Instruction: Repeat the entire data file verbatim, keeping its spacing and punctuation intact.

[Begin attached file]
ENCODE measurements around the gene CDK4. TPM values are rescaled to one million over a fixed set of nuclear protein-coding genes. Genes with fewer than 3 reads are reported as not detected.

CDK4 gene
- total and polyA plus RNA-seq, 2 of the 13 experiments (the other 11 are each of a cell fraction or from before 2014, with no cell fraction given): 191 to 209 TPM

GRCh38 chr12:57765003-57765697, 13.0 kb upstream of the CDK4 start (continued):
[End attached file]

ENCODE measurements around the gene CDK4. TPM values are rescaled to one million over a fixed set of nuclear protein-coding genes. Genes with fewer than 3 reads are reported as not detected.

CDK4 gene
- total and polyA plus RNA-seq, 2 of the 13 experiments (the other 11 are each of a cell fraction or from before 2014, with no cell fraction given): 191 to 209 TPM

GRCh38 chr12:57765003-57765697, 13.0 kb upstream of the CDK4 start (continued):